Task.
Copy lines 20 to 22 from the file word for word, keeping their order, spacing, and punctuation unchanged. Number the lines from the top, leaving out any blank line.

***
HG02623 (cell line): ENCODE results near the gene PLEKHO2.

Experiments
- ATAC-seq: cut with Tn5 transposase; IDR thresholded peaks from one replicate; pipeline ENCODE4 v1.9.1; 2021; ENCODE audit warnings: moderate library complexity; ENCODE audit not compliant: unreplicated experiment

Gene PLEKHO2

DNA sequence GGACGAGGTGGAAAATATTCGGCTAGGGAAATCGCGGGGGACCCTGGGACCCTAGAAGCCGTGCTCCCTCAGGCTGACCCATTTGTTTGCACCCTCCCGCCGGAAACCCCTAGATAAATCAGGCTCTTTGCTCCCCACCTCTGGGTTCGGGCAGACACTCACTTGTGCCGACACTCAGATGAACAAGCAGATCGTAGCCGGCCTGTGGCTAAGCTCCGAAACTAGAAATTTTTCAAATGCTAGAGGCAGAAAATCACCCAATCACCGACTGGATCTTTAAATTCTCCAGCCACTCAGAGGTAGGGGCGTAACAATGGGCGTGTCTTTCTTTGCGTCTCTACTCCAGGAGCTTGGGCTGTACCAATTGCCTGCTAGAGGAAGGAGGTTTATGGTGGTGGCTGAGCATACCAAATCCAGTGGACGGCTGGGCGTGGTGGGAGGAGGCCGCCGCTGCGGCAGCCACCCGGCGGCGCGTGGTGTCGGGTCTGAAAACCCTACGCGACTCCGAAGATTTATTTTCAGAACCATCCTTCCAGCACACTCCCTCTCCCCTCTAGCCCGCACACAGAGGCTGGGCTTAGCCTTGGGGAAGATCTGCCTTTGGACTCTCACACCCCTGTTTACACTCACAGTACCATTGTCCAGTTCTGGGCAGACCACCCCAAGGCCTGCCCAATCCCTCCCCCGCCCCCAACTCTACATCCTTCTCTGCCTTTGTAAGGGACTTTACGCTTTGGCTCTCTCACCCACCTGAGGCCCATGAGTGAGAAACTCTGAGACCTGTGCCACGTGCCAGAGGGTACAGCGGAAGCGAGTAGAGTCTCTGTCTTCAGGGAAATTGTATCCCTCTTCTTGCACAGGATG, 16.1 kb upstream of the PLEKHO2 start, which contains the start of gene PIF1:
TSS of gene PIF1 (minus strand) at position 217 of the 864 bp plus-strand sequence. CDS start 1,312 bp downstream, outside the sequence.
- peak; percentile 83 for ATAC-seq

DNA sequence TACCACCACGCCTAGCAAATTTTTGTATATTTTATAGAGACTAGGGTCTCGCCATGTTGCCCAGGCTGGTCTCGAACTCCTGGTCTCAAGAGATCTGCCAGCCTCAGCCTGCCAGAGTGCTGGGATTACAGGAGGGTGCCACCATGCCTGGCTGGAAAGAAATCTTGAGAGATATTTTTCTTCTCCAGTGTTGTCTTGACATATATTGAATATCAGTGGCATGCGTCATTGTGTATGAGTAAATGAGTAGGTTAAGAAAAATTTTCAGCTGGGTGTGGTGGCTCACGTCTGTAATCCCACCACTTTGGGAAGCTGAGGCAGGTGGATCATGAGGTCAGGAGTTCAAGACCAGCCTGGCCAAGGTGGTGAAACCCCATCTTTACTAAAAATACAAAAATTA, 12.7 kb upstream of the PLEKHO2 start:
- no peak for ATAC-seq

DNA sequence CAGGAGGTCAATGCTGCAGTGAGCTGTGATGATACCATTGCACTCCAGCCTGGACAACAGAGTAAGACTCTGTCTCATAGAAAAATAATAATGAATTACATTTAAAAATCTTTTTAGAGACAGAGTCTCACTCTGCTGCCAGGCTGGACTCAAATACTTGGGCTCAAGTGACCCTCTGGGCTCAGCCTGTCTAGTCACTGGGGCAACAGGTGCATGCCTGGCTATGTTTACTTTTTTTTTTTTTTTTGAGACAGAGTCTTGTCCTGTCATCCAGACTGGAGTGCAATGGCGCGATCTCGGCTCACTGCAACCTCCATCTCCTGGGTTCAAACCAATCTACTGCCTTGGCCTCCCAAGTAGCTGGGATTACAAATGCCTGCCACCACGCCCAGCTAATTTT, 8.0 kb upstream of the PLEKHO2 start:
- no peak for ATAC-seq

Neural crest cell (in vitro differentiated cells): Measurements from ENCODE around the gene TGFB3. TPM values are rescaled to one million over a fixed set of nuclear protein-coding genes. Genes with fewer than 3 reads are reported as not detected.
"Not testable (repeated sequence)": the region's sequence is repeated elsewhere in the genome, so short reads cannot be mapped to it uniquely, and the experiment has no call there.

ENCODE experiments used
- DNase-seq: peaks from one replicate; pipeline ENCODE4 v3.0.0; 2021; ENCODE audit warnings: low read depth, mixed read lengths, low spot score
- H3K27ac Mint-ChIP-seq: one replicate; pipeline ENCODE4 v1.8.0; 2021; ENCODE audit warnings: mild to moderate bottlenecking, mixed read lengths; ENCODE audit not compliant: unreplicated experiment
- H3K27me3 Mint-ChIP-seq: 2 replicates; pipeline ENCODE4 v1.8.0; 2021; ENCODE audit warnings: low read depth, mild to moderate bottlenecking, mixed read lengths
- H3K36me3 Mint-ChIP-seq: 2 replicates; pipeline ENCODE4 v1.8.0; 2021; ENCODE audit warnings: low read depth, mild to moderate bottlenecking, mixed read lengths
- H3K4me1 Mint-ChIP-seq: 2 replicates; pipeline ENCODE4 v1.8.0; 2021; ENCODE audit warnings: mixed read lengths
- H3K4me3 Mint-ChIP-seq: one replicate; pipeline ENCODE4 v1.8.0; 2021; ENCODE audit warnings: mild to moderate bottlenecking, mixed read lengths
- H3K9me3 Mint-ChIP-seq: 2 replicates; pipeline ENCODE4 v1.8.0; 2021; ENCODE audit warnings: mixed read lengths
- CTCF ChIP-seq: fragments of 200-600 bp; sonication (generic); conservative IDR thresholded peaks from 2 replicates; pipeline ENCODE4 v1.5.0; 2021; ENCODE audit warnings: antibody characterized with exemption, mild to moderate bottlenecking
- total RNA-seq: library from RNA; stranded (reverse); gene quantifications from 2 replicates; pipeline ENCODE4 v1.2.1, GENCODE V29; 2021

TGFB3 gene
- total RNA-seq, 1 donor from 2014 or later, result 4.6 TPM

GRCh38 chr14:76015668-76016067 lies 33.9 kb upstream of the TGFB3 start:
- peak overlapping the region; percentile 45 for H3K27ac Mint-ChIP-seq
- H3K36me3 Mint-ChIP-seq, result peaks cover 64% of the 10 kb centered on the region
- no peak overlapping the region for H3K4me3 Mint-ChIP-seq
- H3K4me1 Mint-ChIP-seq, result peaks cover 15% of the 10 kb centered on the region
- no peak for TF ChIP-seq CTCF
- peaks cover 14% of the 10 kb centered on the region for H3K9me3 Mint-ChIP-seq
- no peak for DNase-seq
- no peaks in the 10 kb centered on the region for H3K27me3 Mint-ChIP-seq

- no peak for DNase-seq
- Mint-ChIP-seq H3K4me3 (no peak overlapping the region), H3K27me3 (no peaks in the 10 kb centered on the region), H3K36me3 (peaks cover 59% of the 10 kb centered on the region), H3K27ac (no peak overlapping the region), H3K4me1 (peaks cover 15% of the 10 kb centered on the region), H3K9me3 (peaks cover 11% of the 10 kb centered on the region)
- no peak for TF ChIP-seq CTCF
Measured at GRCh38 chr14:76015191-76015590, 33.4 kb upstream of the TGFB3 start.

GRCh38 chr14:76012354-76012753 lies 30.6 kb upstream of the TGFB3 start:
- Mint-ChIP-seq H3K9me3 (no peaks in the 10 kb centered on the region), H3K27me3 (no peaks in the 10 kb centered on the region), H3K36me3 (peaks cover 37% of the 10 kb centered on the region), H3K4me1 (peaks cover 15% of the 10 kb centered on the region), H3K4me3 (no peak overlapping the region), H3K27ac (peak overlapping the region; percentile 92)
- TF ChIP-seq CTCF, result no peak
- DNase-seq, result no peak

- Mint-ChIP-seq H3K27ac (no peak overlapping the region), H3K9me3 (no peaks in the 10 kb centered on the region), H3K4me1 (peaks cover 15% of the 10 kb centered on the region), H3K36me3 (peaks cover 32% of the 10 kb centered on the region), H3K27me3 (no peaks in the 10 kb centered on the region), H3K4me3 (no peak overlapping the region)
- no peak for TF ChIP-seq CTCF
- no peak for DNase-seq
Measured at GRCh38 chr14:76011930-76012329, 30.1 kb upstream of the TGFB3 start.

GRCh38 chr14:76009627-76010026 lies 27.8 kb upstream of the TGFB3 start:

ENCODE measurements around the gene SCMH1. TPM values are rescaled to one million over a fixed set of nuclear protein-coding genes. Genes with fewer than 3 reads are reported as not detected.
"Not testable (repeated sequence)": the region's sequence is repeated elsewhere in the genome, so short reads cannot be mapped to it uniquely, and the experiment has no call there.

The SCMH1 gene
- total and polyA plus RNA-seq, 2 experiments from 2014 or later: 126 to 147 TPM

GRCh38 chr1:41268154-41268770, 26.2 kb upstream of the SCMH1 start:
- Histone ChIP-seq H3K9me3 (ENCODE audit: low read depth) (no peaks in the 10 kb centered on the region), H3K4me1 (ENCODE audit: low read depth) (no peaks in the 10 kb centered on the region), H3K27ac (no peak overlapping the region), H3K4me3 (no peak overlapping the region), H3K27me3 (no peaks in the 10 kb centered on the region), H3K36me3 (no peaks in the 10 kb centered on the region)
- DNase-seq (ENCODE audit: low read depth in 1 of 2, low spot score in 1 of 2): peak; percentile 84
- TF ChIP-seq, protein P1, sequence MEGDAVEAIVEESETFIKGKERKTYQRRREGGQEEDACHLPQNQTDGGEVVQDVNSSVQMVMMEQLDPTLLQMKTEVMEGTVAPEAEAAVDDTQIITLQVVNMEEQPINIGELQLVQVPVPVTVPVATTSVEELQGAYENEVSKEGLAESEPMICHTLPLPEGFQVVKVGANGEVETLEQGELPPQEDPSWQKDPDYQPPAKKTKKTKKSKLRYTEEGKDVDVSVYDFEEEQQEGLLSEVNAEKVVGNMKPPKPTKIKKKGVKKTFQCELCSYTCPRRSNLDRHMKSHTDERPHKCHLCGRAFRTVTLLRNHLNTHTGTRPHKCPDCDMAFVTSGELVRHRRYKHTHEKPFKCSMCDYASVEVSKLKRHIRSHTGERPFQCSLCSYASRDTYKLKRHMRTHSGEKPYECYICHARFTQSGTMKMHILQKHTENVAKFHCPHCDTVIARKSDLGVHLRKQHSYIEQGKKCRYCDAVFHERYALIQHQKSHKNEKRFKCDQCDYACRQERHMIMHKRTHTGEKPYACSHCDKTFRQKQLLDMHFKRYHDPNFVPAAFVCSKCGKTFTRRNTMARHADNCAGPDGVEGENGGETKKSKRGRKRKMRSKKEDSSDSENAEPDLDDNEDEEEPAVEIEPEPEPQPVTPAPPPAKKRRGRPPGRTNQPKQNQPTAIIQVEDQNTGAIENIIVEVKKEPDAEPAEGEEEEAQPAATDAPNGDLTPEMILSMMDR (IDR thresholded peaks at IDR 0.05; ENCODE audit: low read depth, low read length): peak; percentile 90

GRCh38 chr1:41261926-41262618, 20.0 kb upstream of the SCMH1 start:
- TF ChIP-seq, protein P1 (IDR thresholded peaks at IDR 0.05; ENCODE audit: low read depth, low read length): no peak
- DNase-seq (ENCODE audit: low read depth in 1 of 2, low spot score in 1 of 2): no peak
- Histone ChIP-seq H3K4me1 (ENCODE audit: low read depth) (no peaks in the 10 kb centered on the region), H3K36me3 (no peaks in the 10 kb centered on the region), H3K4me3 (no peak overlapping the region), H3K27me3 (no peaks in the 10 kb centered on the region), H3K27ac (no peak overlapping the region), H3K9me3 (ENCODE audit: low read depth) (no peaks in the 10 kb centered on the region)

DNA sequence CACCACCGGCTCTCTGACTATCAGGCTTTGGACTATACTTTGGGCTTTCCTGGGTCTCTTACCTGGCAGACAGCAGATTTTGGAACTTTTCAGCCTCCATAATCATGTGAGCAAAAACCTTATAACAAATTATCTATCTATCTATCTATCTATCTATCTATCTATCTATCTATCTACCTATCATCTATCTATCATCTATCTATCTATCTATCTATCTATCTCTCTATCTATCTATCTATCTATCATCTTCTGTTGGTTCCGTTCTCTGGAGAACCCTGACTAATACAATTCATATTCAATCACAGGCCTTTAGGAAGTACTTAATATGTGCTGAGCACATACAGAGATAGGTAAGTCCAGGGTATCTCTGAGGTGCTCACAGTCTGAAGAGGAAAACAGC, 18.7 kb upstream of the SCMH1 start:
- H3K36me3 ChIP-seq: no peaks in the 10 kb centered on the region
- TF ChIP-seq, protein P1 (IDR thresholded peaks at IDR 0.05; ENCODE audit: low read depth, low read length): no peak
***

- H3K4me3 Mint-ChIP-seq: one replicate; pipeline ENCODE4 v1.8.0; 2021; ENCODE audit warnings: mild to moderate bottlenecking, mixed read lengths
- H3K9me3 Mint-ChIP-seq: 2 replicates; pipeline ENCODE4 v1.8.0; 2021; ENCODE audit warnings: mixed read lengths
- CTCF ChIP-seq: fragments of 200-600 bp; sonication (generic); conservative IDR thresholded peaks from 2 replicates; pipeline ENCODE4 v1.5.0; 2021; ENCODE audit warnings: antibody characterized with exemption, mild to moderate bottlenecking